• Ali Hassan, Author |
5 min read

As businesses prepare themselves for a post COVID-19 world, we are seeing increasing focus on acceleration of automation in Corporate Services by business leaders. This isn’t surprising as leading companies look to make 25-40 percent savings in the manually intensive parts of their captive organisations and re-focus the human effort on driving business value.

But whilst the intention is strong, organisations are having to navigate through challenges such as unprecedented levels of disruption, resource constraints and change fatigue that increases the risk of ‘value leakage’ when investing in automation initiatives.

Here are 5 key considerations that business leaders should be thinking about to unlock future value from technology.

1. Don’t start with the technology…start with the (right) business problem

This may come as a shock to many but quite often automation initiatives get initiated because of heavy interest in a particular type of technology enablement such as RPA or Machine Learning rather than focusing on the business challenge that needs resolving. Our recent survey with HFS of 900 executives shows that fewer than 30 percent have seen tangible value from investments in digital technologies.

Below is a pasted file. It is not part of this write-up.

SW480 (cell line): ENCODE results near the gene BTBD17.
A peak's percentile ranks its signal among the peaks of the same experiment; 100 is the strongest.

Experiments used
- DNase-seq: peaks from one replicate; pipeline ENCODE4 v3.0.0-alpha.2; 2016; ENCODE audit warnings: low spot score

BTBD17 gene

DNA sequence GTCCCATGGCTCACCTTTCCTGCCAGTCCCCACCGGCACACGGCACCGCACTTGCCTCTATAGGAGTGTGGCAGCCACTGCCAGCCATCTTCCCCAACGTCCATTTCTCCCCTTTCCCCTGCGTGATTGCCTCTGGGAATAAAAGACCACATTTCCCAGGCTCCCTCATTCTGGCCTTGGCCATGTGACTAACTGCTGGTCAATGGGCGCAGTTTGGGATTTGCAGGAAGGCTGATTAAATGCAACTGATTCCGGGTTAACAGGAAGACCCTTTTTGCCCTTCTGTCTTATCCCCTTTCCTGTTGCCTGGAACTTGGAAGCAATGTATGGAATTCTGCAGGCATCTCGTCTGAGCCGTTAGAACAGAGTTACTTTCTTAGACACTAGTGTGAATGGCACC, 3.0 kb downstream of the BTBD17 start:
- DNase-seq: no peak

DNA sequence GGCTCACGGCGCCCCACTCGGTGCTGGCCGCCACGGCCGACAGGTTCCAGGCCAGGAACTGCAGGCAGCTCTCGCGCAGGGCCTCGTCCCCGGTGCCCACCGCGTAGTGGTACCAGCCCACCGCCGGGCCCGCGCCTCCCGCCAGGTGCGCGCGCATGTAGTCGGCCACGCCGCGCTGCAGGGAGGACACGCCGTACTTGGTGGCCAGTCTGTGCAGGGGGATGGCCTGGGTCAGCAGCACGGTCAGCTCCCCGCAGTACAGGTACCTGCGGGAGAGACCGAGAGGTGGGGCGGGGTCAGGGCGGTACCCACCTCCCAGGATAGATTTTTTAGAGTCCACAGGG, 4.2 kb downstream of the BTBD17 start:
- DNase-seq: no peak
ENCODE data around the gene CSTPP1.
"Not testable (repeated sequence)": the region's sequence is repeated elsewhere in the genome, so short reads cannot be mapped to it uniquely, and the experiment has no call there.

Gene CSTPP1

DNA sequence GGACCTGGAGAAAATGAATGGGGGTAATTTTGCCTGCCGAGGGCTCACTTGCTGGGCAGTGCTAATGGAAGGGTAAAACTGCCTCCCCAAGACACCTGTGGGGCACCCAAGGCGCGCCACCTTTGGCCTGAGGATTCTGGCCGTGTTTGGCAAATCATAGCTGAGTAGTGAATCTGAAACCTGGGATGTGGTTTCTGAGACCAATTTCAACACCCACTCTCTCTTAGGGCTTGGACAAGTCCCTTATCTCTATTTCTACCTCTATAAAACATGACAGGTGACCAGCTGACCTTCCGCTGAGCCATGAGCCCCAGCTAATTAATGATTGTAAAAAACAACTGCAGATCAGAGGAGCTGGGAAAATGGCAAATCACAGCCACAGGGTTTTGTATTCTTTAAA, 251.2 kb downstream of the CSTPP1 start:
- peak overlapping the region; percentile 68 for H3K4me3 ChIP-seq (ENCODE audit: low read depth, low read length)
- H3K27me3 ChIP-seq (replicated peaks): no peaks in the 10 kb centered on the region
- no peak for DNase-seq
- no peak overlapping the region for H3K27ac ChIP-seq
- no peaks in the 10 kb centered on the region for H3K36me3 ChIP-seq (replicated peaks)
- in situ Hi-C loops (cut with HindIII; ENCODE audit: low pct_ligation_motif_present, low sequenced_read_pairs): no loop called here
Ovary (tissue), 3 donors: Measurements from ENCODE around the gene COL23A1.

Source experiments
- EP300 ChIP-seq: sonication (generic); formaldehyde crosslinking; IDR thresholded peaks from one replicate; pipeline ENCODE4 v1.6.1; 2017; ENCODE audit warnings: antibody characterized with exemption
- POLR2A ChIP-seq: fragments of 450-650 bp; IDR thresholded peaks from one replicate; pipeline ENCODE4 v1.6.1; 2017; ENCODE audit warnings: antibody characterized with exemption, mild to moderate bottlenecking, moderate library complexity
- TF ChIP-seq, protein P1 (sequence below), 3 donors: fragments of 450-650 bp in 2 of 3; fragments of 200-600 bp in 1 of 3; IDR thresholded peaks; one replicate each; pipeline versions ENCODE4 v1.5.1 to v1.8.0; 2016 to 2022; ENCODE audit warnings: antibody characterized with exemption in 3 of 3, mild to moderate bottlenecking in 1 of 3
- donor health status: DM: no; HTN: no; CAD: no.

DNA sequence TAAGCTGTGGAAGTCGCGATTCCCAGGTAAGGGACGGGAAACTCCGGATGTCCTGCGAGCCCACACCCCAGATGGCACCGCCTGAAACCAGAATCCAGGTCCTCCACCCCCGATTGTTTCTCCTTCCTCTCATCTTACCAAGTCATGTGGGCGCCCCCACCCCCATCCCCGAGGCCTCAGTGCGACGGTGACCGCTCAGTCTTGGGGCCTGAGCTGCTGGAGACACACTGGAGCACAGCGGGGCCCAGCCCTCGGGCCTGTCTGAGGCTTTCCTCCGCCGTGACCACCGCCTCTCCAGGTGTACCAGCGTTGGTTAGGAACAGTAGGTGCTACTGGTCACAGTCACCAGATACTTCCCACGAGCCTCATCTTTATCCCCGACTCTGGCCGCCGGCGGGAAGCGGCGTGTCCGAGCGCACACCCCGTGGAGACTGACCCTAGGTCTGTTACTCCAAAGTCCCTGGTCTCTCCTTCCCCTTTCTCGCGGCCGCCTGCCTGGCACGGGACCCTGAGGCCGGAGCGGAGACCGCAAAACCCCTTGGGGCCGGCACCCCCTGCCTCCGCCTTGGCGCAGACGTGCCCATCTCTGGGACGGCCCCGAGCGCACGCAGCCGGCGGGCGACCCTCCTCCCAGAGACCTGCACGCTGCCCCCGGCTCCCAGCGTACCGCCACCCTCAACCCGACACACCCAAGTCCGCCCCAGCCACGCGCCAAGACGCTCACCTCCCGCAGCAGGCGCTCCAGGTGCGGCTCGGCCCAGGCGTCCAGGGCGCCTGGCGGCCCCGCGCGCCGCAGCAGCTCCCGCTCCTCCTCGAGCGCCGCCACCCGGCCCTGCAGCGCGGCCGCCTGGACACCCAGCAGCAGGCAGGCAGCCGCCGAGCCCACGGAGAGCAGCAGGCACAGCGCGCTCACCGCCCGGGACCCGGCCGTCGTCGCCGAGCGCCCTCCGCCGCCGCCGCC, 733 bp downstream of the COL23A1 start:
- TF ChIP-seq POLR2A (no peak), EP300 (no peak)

Digital technologies including automation, analytics and AI have matured and are easier to use than ever before.  This introduces an opportunity to accelerate adoption and generate value but only when the ‘right problem’ is selected. For example, a client in the healthcare sector had to rapidly onboard in excess of 4000 staff as a result of shifting demands from COVID-19. In just two weeks, KPMG stood up an app to manage the onboarding and deployment of these 4,000+ members of staff, leveraging Microsoft Power Platform technology on Azure.

Keep in mind that the technology is  just one part of the solution, not the whole solution, so spending more time on understanding the problem enables formulating a solution that also addresses equally important areas such as process/data standardisation, user experience, capability gaps, and new ways of working.

2. Establish a digital mindset across the enterprise